There is an unwritten rule, Christian and secular, which states women are never to make the first move. Not only does this mess with the order of things and breaks tradition – it shows the woman is simply a thirst-pot (desperate). Call it patriarchy or whatever you will – the general consensus is only desperate women approach men. Men are to do the approaching – at all times, no ifs, no buts.
Now, in Christianity, men are called to be the head of their families. Preparation for this often starts from the initiation of relationships – essentially. It is implied heavily that the onus is on the menfolk to make the first move. People often cite Proverbs 18:22, “He who finds a wife finds what is good and receives favour from the Lord” as the ‘go-to’ passage on this. Whilst I am not contesting what God’s word says, yes, to find a wife is a good thing! I would like to unpack how our interpretation of headship, leadership and their complementary bible verses can affect us.
Not only must a man initiate, he must also pursue. He must woo you, he must court you – all the while being your best friend! I must reiterate that the issue lies not with the idea of headship but with the implications of our interpretation! It is assumed that the initiator of a relationship must take on the role of ‘pursuer’ – this doesn’t have to always be the case, they are actually two distinct roles but I digress.
Women are often advised to appear aloof in an effort to draw out the chase and firmly establish the man as initiator and pursuer. In my humble estimation, there is nothing wrong with striking up a conversation with a man you find attractive or are intrigued by. Many a time, we are stuck in our, “He must speak to me first” high tower waiting for a prince in shining armour, who doesn’t even think you’re a damsel in distress!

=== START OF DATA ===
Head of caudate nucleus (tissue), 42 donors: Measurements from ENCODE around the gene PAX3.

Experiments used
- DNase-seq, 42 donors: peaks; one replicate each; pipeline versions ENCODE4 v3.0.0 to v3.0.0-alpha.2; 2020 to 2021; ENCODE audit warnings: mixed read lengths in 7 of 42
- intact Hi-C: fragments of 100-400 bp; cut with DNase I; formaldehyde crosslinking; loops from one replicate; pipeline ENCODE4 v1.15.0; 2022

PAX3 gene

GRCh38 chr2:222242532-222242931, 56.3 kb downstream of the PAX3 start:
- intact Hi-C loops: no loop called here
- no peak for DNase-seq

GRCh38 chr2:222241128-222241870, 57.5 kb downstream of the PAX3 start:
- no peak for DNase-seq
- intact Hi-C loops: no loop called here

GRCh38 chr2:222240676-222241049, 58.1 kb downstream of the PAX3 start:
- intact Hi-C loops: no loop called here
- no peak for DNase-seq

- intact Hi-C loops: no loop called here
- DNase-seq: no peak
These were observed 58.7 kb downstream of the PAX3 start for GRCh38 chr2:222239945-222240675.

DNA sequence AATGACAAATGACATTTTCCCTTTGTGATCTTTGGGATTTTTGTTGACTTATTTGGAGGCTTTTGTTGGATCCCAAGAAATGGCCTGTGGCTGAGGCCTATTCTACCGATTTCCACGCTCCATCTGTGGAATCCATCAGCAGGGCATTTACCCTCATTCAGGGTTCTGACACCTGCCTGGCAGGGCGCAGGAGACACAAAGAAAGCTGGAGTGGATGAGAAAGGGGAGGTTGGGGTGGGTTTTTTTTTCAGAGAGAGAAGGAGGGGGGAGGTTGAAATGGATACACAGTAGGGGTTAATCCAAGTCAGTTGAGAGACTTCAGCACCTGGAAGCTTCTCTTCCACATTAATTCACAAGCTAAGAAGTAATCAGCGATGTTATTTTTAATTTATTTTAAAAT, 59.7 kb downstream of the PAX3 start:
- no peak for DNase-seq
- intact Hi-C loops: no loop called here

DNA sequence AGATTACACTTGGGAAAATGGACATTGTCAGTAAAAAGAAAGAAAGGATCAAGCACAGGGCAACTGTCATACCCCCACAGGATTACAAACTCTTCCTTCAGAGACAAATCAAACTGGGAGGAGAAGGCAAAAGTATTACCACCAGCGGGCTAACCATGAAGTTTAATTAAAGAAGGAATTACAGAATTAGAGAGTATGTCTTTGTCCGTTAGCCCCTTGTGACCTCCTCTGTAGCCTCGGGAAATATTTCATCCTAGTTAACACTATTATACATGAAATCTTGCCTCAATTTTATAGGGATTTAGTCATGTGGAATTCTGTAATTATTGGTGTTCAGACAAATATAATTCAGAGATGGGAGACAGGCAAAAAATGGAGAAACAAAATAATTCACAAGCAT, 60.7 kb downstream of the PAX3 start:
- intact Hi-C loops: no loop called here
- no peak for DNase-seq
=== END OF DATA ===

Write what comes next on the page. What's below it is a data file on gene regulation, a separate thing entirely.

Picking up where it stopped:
Show interest! My BICs (Bros-In-Christ) have been given a lot of slack for not being intentional. Being intentional is a pendulum – it swings both ways. I charge us to take an active role in the pursuit. Contrary to popular belief, the pursuit is not only about the woman – mutuality is an important aspect in building a relationship. If a chase must ensue, it should be enjoyed by both parties. It is disingenuous and, dare I say it, selfish to intentionally mask how you feel yet trying to find out how the other party feels about you. With the chase comes venturing into uncharted territory, you must be willing to reciprocate!
To be entirely honest, I am not particularly thrilled (pun intended) at the idea of likening the beginning of a relationship to a chase. It is too rigid! It doesn’t reflect the dynamism of life. It doesn’t showcase the reciprocity of relationships; it allows for relationships be seen as a game. Also, it infers that the thrill is only in the chase and not in the capture, which ought not to be so. Relationships are to grow richer and deeper as time progresses!
Perhaps this is why so many pseudo-relationships (the ‘talking’ stage) exist. People are concerned that once the thrill ceases after the chase boredom sets in. This reduces relationships to giddiness and butterflies. There is time for everything under the sun – a time to be excited about the first FaceTime call, a time to refer to him solely as #GodlyZaddy in group chat, a time to share your hopes, dreams and concerns with him.
When the fleeting whims of the chase seem to wane, the comfort and security of the capture can wax strong! The thrill is in the chase and the capture.